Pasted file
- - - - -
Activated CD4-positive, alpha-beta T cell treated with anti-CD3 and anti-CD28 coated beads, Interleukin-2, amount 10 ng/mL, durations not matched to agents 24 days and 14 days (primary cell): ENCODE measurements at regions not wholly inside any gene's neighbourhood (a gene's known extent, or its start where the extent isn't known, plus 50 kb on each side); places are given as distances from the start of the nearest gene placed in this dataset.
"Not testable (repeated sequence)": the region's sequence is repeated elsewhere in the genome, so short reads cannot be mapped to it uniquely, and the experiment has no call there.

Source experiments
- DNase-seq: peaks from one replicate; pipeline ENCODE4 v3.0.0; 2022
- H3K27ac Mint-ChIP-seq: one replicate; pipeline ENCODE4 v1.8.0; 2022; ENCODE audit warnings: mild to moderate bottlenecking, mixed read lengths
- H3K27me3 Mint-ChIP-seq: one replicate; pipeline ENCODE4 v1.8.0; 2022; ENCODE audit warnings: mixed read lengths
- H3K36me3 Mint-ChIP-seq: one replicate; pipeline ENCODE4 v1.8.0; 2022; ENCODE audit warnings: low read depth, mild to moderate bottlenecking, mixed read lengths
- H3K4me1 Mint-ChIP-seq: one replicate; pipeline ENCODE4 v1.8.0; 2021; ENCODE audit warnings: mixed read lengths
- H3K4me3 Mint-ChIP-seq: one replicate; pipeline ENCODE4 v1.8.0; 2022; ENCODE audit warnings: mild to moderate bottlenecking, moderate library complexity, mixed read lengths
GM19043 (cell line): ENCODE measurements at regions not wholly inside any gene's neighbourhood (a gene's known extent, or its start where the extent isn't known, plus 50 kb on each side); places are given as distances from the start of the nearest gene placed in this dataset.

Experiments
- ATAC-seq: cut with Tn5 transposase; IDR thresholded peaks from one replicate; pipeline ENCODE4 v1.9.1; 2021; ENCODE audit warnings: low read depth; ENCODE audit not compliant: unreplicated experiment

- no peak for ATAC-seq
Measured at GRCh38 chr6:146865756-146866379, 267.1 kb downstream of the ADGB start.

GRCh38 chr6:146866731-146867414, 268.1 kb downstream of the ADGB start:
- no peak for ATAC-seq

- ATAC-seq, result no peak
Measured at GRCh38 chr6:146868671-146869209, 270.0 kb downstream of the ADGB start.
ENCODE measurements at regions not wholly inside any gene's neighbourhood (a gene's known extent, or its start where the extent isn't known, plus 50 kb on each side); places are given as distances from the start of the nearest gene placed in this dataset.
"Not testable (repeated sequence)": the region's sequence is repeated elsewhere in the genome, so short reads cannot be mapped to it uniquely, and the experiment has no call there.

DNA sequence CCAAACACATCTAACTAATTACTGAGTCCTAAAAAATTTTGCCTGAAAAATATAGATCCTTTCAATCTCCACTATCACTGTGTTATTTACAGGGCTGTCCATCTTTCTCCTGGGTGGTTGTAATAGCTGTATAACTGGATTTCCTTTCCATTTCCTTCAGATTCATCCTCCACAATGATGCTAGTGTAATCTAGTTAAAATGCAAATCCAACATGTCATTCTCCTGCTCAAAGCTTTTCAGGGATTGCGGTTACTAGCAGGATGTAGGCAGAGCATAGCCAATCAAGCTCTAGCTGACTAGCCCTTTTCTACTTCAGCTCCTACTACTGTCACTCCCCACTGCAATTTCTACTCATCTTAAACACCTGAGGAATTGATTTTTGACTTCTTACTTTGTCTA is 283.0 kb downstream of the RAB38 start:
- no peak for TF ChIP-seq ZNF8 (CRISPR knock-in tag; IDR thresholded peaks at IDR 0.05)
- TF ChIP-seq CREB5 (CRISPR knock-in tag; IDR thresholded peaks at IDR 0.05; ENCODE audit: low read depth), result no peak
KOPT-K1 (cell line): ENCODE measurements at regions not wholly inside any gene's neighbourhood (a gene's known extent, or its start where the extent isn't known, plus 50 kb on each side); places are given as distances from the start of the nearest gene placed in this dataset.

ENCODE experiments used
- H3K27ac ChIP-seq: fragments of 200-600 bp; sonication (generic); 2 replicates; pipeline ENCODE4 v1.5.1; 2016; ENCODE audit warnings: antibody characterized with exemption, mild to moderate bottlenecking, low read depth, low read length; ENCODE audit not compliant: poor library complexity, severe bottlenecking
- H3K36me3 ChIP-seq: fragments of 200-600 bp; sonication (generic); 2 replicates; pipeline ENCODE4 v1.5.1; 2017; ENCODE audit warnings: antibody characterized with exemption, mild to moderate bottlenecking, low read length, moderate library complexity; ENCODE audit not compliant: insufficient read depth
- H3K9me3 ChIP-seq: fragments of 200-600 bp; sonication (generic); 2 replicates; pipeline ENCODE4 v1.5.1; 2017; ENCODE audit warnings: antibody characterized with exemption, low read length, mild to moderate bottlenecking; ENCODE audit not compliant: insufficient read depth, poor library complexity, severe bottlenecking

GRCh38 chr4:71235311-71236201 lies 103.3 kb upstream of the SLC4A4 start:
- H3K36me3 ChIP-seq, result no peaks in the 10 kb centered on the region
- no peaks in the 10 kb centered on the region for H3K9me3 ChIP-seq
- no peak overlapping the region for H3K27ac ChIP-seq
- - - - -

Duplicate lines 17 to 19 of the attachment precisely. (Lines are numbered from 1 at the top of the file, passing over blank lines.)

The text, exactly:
- ATAC-seq, result no peak
Measured at GRCh38 chr6:146868671-146869209, 270.0 kb downstream of the ADGB start.
ENCODE measurements at regions not wholly inside any gene's neighbourhood (a gene's known extent, or its start where the extent isn't known, plus 50 kb on each side); places are given as distances from the start of the nearest gene placed in this dataset.